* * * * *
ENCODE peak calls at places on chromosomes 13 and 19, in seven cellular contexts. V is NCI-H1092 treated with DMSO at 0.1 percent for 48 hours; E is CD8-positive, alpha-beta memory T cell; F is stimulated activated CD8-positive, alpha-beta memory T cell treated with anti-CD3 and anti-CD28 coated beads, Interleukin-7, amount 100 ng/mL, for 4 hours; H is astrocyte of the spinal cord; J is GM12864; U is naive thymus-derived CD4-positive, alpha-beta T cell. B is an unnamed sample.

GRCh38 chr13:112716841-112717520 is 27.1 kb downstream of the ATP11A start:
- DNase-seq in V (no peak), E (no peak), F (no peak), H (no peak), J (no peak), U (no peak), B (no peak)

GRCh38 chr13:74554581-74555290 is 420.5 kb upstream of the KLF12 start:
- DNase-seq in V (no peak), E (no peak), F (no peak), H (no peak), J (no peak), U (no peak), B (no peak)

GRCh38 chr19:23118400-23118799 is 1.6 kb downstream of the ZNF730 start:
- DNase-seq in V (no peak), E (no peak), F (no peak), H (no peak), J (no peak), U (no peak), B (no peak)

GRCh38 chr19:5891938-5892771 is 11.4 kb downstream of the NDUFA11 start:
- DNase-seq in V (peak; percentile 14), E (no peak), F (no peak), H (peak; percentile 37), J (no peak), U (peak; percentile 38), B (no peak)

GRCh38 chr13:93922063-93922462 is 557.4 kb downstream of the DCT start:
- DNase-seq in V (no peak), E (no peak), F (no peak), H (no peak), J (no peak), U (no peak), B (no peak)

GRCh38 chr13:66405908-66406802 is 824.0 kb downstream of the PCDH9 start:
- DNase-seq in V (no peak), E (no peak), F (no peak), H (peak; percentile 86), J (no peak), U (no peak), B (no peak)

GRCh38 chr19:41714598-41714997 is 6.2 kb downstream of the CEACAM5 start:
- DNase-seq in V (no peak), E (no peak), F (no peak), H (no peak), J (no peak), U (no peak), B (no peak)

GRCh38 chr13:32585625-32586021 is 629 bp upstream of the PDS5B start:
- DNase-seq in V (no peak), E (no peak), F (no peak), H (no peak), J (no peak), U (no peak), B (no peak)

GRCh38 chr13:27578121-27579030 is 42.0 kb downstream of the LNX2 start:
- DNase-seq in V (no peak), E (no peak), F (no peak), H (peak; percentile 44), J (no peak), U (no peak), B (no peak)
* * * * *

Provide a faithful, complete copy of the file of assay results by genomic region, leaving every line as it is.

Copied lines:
ENCODE peak calls at places on chromosomes 13 and 19, in seven cellular contexts. V is NCI-H1092 treated with DMSO at 0.1 percent for 48 hours; E is CD8-positive, alpha-beta memory T cell; F is stimulated activated CD8-positive, alpha-beta memory T cell treated with anti-CD3 and anti-CD28 coated beads, Interleukin-7, amount 100 ng/mL, for 4 hours; H is astrocyte of the spinal cord; J is GM12864; U is naive thymus-derived CD4-positive, alpha-beta T cell. B is an unnamed sample.

GRCh38 chr13:112716841-112717520 is 27.1 kb downstream of the ATP11A start:
- DNase-seq in V (no peak), E (no peak), F (no peak), H (no peak), J (no peak), U (no peak), B (no peak)

GRCh38 chr13:74554581-74555290 is 420.5 kb upstream of the KLF12 start:
- DNase-seq in V (no peak), E (no peak), F (no peak), H (no peak), J (no peak), U (no peak), B (no peak)

GRCh38 chr19:23118400-23118799 is 1.6 kb downstream of the ZNF730 start:
- DNase-seq in V (no peak), E (no peak), F (no peak), H (no peak), J (no peak), U (no peak), B (no peak)

GRCh38 chr19:5891938-5892771 is 11.4 kb downstream of the NDUFA11 start:
- DNase-seq in V (peak; percentile 14), E (no peak), F (no peak), H (peak; percentile 37), J (no peak), U (peak; percentile 38), B (no peak)

GRCh38 chr13:93922063-93922462 is 557.4 kb downstream of the DCT start:
- DNase-seq in V (no peak), E (no peak), F (no peak), H (no peak), J (no peak), U (no peak), B (no peak)

GRCh38 chr13:66405908-66406802 is 824.0 kb downstream of the PCDH9 start:
- DNase-seq in V (no peak), E (no peak), F (no peak), H (peak; percentile 86), J (no peak), U (no peak), B (no peak)

GRCh38 chr19:41714598-41714997 is 6.2 kb downstream of the CEACAM5 start:
- DNase-seq in V (no peak), E (no peak), F (no peak), H (no peak), J (no peak), U (no peak), B (no peak)

GRCh38 chr13:32585625-32586021 is 629 bp upstream of the PDS5B start:
- DNase-seq in V (no peak), E (no peak), F (no peak), H (no peak), J (no peak), U (no peak), B (no peak)

GRCh38 chr13:27578121-27579030 is 42.0 kb downstream of the LNX2 start:
- DNase-seq in V (no peak), E (no peak), F (no peak), H (peak; percentile 44), J (no peak), U (no peak), B (no peak)